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Factors Affecting Operating Speed on Urban Tangent Road Sections

  • Author / Creator
    Thiessen, Avi J
  • This thesis expands previous research on operating speed models by developing models for tangent segments in an urban road environment. The thesis explored the relationships between operating speeds and several road features which have not been previously investigated. Typically, operating speed models use a single operating speed such as the 85th percentile. The single percentile approach is limiting as it narrows the data set and does not represent the entire speed profile. Panel data allows for the use of multiple operating speed percentiles. To overcome this limitation, this thesis used panel data representing speed percentiles from 5 to 95 in increments of 5. Panel data not only increases the data set but allows the impacts of operating speed and speed variability to be investigated separately. Furthermore, several class variables were added to model to allow for variation within a single attribute to be explicitly modeled as opposed to the standard binary operator approach. This thesis is a large exhaustive macro evaluation of urban roads using 280 tangent locations. The data set is comprised of 31 residential, 123 collector and 126 arterial roads. In order to study the impact of road elements on different road types, four models were created: one model was created to include all locations, a separate model that only included arterial and collector locations, another model that included only arterial locations, and a final model with only collector locations. The models resulted in several interesting findings: - Operating speeds on one-ways were lower than two-way roads. - Roads with sidewalks that were farther away from the road were associated with higher operating speeds. - Locations with monolithic walk on both sides of the road had the lowest operating speeds. - Roads that had bicycle facilities were associated with higher operating speeds. - Longer road segments had higher operating speeds. - Operating speeds decreased as accesses increased. - On arterials, operating speeds decreased as object density and/or tree density increased. - Bus stops were found to have opposite effects on arterials compared to collectors. On arterials bus stops were associated with higher operating speeds while on collectors they were associated with lower operating speeds. - A wider median, on arterials, was associated with higher operating speeds. The findings from this thesis expanded the current understanding of the effect of elements in the urban environment on operating speeds. One of the major takeaways was that the elements which were statistically significant differed between road classes.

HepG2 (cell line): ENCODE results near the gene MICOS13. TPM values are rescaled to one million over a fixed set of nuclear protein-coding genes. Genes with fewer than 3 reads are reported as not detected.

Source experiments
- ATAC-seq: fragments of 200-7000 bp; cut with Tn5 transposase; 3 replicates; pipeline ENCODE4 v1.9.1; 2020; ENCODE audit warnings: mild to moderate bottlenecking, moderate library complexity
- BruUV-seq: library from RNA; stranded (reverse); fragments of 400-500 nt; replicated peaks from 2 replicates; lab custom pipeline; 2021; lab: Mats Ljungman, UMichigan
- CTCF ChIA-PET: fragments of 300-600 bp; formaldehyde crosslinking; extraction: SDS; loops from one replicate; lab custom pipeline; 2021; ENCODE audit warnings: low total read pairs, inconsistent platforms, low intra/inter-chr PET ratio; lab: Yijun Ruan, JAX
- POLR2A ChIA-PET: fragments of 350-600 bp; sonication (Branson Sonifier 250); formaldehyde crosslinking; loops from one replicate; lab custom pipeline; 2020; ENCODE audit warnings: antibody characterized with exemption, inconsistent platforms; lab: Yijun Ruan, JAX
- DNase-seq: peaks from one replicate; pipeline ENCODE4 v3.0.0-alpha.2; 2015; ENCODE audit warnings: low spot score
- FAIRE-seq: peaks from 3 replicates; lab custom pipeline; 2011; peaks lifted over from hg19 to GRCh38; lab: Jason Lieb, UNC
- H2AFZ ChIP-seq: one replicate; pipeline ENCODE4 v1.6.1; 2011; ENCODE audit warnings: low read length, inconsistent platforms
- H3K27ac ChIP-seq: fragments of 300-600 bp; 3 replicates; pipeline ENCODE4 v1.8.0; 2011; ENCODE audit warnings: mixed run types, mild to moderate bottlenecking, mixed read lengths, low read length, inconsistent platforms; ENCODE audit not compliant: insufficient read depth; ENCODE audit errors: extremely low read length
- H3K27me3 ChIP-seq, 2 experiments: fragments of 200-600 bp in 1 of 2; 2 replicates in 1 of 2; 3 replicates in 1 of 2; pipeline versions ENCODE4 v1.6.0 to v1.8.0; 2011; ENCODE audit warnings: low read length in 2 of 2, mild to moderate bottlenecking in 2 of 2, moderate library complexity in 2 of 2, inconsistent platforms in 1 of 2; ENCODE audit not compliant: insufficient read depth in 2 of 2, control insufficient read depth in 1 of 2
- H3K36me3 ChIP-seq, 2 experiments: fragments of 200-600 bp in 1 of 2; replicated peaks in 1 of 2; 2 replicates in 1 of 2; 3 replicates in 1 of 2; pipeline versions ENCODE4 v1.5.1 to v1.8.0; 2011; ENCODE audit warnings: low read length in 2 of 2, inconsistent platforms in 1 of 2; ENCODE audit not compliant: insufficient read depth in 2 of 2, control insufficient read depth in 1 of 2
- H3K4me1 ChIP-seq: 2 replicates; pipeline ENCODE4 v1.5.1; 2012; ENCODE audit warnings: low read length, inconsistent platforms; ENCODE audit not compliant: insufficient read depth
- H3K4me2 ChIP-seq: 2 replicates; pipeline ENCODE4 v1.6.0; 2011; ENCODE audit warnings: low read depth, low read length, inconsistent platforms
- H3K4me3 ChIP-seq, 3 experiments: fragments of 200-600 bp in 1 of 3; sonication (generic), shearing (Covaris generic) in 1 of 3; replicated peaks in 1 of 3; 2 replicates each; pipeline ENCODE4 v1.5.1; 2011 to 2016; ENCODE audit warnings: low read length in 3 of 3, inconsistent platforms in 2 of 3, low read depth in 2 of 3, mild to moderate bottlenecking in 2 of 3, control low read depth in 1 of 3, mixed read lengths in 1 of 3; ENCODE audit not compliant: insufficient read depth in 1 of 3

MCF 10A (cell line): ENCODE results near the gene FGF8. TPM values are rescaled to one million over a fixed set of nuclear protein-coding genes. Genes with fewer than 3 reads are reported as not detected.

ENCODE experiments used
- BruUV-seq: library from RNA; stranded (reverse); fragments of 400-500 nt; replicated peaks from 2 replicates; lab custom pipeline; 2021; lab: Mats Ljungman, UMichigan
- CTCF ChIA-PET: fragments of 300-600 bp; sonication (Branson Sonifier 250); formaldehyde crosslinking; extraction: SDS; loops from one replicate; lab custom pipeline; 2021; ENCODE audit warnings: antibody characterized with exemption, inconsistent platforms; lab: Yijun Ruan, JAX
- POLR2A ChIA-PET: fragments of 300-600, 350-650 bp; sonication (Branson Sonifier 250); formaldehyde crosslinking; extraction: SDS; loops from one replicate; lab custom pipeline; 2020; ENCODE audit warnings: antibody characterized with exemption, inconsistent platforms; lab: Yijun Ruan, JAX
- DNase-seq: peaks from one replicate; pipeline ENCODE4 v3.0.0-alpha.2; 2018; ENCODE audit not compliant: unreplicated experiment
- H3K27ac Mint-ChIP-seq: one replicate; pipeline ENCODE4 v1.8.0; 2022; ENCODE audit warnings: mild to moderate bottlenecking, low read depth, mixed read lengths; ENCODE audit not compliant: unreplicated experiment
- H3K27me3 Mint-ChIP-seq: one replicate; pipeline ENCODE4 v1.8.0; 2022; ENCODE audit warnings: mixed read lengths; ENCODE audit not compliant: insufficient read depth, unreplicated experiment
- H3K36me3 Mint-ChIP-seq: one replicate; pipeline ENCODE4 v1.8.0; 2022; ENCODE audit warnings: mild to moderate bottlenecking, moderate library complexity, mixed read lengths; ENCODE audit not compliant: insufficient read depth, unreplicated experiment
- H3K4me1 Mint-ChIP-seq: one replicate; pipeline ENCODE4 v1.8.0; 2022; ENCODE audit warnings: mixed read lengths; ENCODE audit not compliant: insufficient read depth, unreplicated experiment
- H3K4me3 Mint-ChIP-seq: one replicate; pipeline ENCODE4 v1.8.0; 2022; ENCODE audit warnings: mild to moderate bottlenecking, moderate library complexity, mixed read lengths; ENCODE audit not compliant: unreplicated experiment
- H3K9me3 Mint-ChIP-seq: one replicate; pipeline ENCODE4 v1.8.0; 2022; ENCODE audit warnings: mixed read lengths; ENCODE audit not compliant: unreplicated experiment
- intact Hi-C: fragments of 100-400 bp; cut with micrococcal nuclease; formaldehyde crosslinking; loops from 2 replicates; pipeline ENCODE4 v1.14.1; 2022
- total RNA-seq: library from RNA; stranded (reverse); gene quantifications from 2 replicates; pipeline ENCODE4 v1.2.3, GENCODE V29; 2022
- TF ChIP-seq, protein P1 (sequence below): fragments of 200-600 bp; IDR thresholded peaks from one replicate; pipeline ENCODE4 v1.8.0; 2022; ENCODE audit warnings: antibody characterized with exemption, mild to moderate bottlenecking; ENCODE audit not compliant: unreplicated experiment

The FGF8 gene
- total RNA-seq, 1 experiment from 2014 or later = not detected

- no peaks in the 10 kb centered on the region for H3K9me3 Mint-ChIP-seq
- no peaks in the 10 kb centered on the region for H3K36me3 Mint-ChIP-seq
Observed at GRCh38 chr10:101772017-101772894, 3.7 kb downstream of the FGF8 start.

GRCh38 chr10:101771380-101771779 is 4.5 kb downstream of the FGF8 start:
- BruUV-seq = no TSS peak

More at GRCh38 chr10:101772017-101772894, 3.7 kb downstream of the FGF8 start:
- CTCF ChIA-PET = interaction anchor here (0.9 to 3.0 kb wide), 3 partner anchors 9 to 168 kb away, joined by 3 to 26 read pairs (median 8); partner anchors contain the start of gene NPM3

• Subjects / Keywords
  • Graduation date
    2016-06
  • Type of Item
    Thesis
  • Degree
    Master of Science
  • DOI
    https://doi.org/10.7939/R33B5WK10
  • License
    This thesis is made available by the University of Alberta Libraries with permission of the copyright owner solely for non-commercial purposes. This thesis, or any portion thereof, may not otherwise be copied or reproduced without the written consent of the copyright owner, except to the extent permitted by Canadian copyright law.
  • Language
    English
  • Institution
    University of Alberta
  • Degree level
    Master's
  • Department
    • Department of Civil and Environmental Engineering
  • Specialization
    • Transportation Engineering
  • Supervisor / co-supervisor and their department(s)
    • El-Basyouny, Karim (Civil and Environmental Engineering)
  • Examining committee members and their departments
    • Bouferguene, Ahmed (Chemistry)
    • Kim, Amy (Civil and Environmental Engineering)
    • El-Basyouny, Karim (Civil and Environmental Engineering)